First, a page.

Facebook fails in bid to prevent data transfer case going to European court
Facebook has lost its Supreme Court appeal in the so-called Max Schrems data case.
The social media giant wanted to stop a referral to the European Court of Justice (ECJ) about EU-US data transfer channels.
The referral was made by the High Court in proceedings by the Data Protection Commissioner (DPC) arising from complaints by Austrian lawyer Max Schrems.
Mr Schrems claimed the transfer of his personal data by Facebook to the US breached his data privacy rights as an EU citizen. The core issue the Supreme Court had to decide in Facebook's appeal was whether there is any actual right to appeal over a referral decision.
The Schrems case was taken against Facebook Ireland as Facebook's European headquarters is based in Dublin.
Facebook appealed against the referral, meaning the Supreme Court had to decide whether there is any actual right to appeal over a referral decision.
The five judge court ruled yesterday while the court can, with limitations, judge on an appeal of a High Court decision which includes a referral, it cannot judge on an appeal of the actual referral itself.
The Chief Justice, Mr Justice Frank Clarke, said: "It seems to me that it is open to this court to entertain an appeal against a decision of the High Court in circumstances where the High Court has made a reference to the CJEU.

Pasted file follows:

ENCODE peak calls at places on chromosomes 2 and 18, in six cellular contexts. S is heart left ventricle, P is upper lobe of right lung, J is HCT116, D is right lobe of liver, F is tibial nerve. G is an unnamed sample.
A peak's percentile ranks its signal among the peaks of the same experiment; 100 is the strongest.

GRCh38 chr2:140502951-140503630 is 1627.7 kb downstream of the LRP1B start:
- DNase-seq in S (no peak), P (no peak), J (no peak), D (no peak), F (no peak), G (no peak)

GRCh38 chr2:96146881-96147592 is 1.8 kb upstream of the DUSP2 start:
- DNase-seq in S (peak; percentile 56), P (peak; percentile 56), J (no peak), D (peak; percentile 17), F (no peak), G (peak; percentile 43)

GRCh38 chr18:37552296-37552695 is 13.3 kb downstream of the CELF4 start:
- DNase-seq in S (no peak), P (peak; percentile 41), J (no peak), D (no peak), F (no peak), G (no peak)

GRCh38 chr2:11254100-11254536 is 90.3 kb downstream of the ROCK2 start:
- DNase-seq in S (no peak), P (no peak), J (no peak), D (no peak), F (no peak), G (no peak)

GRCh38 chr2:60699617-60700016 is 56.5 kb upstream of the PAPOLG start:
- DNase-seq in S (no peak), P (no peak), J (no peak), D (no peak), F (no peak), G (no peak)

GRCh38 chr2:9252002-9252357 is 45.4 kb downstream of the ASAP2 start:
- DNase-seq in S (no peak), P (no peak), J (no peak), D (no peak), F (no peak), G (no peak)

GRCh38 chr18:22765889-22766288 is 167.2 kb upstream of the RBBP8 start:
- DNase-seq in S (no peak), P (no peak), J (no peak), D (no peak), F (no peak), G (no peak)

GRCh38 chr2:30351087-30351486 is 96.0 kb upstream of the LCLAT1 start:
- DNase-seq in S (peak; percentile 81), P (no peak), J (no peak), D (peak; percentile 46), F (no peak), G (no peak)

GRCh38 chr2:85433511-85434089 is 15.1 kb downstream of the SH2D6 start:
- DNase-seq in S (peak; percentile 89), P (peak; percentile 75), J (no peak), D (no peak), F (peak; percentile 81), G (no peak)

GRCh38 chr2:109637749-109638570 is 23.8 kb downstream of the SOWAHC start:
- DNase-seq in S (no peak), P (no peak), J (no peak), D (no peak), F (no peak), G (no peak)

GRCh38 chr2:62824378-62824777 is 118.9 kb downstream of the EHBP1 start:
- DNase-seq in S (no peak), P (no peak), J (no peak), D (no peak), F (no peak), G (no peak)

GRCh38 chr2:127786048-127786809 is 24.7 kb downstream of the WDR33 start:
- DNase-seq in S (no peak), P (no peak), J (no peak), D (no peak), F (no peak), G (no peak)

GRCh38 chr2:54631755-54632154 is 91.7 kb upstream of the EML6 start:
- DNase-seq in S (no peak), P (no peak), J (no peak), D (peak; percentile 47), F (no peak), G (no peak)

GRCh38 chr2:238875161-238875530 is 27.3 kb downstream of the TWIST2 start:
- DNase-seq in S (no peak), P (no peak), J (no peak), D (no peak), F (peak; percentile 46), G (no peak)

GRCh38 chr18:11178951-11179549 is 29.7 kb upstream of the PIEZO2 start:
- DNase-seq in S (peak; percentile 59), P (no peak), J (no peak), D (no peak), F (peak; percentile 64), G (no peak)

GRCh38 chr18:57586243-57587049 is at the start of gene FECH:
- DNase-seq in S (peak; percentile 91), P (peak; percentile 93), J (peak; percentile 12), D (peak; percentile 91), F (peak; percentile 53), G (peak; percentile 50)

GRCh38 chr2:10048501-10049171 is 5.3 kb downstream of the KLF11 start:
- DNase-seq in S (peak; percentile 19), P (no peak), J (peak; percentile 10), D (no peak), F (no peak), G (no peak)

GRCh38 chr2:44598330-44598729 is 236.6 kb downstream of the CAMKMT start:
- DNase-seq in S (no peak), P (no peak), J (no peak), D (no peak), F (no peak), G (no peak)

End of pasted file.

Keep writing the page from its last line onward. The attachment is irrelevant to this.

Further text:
"However, there are significant limitations on the issues which this court can properly consider on such an appeal.
"I do not consider that this court can entertain any appeal against the decision of the High Court to make a reference or against the terms of that reference.
"I am also satisfied it is not appropriate for this court to entertain an appeal which is directly concerned with the analysis of the High Court leading to a decision by that court to the effect that it shared the concerns of the DPC. That analysis is inextricably linked with the decision to refer and is not a matter which can properly be pursued on appeal."
Mr Schrems opposed the appeal with his lawyers arguing Facebook had failed to identify an error by the High Court.
He released a statement after the ruling, saying he was pleased by the judgment.
"Facebook likely again invested millions to stop this case from progressing.
"It is good to see that the Supreme Court has not followed Facebook's arguments that were in total denial of all existing findings so far.
"We are now looking forward to the hearing at the Court of Justice in Luxembourg next month."
The ECJ hearing will be held in Luxembourg on July 9.